Darwinism needs to take over the social sciences? Uh, yes. Darwinists have nothing but contempt for the "standard social sciences model" espoused by the Council - a model that they propose to replace with the bogus discipline of evolutionary psychology - so I won't be at all surprised if the social workers are bullied into giving Alters the money anyway. They'd be wise to resist.

Personally, I think a young social or political scientist should consider an MA or PhD thesis on the differences between Canadian and American culture (including political and social structure) that result in less uproar over ID in Canada - apart from any hell raised by Alters or perhaps by visiting teams of American six-day/young earth creationists. But the latter are much less of a problem, because they speak in privately funded church basements, not in publicly funded school systems.

One point to keep in mind: A much larger proportion of the Canadian than the American population (about a half vs. about a third) is of Catholic cultural background. The Catholic Church accepts evolution, but rejects Darwinism, the brand Alters is apparently promoting.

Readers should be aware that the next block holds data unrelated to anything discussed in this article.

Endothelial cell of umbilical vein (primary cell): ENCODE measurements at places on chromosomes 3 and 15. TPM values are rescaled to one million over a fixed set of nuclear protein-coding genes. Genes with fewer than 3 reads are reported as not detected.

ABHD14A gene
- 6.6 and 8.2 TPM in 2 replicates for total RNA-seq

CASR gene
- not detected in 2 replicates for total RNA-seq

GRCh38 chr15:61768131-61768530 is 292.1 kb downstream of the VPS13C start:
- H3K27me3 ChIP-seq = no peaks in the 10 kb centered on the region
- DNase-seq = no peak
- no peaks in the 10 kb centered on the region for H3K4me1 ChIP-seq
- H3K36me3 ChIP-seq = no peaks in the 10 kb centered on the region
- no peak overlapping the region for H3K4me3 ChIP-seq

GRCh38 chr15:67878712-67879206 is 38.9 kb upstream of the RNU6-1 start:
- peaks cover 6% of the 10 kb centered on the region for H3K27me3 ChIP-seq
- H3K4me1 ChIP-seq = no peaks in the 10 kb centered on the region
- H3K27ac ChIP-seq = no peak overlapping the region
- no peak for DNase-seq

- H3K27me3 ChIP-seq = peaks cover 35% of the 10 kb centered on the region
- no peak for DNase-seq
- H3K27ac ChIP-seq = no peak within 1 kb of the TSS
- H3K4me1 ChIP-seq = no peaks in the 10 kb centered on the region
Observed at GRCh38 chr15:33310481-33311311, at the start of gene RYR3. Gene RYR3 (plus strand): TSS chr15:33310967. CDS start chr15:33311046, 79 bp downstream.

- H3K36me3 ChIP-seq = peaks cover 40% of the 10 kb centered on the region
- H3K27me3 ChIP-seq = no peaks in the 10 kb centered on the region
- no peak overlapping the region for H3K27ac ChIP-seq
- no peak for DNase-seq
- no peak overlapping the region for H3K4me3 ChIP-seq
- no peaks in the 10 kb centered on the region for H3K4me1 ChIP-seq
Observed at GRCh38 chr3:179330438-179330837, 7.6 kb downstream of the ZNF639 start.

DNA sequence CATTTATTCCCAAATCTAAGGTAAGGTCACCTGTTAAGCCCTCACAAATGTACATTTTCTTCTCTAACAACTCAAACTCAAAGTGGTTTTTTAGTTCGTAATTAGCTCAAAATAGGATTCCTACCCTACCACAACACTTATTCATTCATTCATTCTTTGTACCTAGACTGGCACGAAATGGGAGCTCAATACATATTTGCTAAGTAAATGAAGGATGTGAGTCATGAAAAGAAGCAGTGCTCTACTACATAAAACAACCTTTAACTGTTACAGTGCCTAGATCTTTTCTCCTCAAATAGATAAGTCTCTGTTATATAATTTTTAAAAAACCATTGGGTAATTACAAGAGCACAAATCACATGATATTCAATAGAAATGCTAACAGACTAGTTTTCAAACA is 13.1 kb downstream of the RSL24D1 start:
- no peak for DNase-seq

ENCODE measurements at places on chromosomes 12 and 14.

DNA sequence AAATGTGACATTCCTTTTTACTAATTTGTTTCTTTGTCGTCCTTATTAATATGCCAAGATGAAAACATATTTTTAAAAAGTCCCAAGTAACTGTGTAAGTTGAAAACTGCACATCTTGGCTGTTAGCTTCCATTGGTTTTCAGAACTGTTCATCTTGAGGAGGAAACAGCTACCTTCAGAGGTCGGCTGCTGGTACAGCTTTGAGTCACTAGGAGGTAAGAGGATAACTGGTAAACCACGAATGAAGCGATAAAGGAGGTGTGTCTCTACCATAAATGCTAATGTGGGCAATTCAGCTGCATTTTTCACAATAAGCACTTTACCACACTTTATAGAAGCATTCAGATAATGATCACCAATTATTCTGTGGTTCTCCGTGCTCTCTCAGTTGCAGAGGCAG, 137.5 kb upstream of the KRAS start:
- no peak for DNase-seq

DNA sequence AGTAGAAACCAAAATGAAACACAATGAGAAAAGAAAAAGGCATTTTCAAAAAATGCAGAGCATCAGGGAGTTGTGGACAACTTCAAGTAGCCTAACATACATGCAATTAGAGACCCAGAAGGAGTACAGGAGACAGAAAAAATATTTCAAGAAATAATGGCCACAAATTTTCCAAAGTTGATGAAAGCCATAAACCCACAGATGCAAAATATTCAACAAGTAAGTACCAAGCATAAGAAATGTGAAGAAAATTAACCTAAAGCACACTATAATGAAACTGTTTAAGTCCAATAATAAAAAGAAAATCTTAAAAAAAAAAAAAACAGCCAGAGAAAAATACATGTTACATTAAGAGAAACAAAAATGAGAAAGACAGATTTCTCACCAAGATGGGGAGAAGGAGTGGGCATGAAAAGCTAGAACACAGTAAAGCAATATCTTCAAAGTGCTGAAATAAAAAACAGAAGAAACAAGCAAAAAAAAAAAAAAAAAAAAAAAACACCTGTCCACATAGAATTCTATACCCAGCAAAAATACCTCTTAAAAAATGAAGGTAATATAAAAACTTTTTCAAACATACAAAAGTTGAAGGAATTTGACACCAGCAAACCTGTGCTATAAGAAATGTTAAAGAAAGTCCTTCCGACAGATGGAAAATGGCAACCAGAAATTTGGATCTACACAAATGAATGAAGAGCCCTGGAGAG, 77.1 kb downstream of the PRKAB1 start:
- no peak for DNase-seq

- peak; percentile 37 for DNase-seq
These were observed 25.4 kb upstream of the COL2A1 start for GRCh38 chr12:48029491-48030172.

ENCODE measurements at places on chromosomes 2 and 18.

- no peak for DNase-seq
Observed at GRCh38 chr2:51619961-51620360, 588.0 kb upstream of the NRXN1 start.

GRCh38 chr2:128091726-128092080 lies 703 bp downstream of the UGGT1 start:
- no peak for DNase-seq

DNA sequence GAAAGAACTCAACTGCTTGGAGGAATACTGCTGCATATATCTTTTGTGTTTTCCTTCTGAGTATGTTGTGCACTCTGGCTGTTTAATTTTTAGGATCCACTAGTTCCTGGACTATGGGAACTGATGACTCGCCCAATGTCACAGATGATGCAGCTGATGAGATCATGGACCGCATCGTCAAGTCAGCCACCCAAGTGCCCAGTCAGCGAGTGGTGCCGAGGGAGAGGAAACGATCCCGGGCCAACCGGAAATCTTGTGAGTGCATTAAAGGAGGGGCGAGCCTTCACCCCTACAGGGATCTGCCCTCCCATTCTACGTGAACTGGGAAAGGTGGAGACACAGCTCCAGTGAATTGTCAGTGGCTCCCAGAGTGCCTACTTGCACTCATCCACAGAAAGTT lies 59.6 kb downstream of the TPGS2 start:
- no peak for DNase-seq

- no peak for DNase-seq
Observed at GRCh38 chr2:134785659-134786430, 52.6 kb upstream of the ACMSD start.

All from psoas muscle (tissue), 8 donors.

Alters received a whack of cash from Lucent Technologies in 1999 to found at centre at McGill University, to advocate his view in Canada.
If you like this blog, check out my book on the intelligent design controversy, By Design or by Chance?. You can read excerpts as well.

Visual of the day: Behe's irreducible complexity, as applied to car manufacture

Of course, Hondas arise by natural selection acting on random mutation, just as living cells do. Right?

No? So, let's see ... the engineers are randomly assembled. The cars they design are not.

No wonder there is an intelligent design controversy.
If you like this blog, check out my book on the intelligent design controversy, By Design or by Chance?. You can read excerpts as well.

Are you looking for one of the following stories?

Are you looking for
A summary of recent opinion columns on the ID controversy

A summary of recent polls of US public opinion on the ID controversy

A summary of the Catholic Church's entry into the controversy, essentially on the side of ID.

O'Leary's intro to non-Darwinian agnostic philosopher David Stove ?

An ID Timeline: The ID folk seem always to win when they lose.

O’Leary’s comments on Francis Beckwith, a Dembski associate, being denied tenure at Baylor.

Why origin of life is such a difficult problem.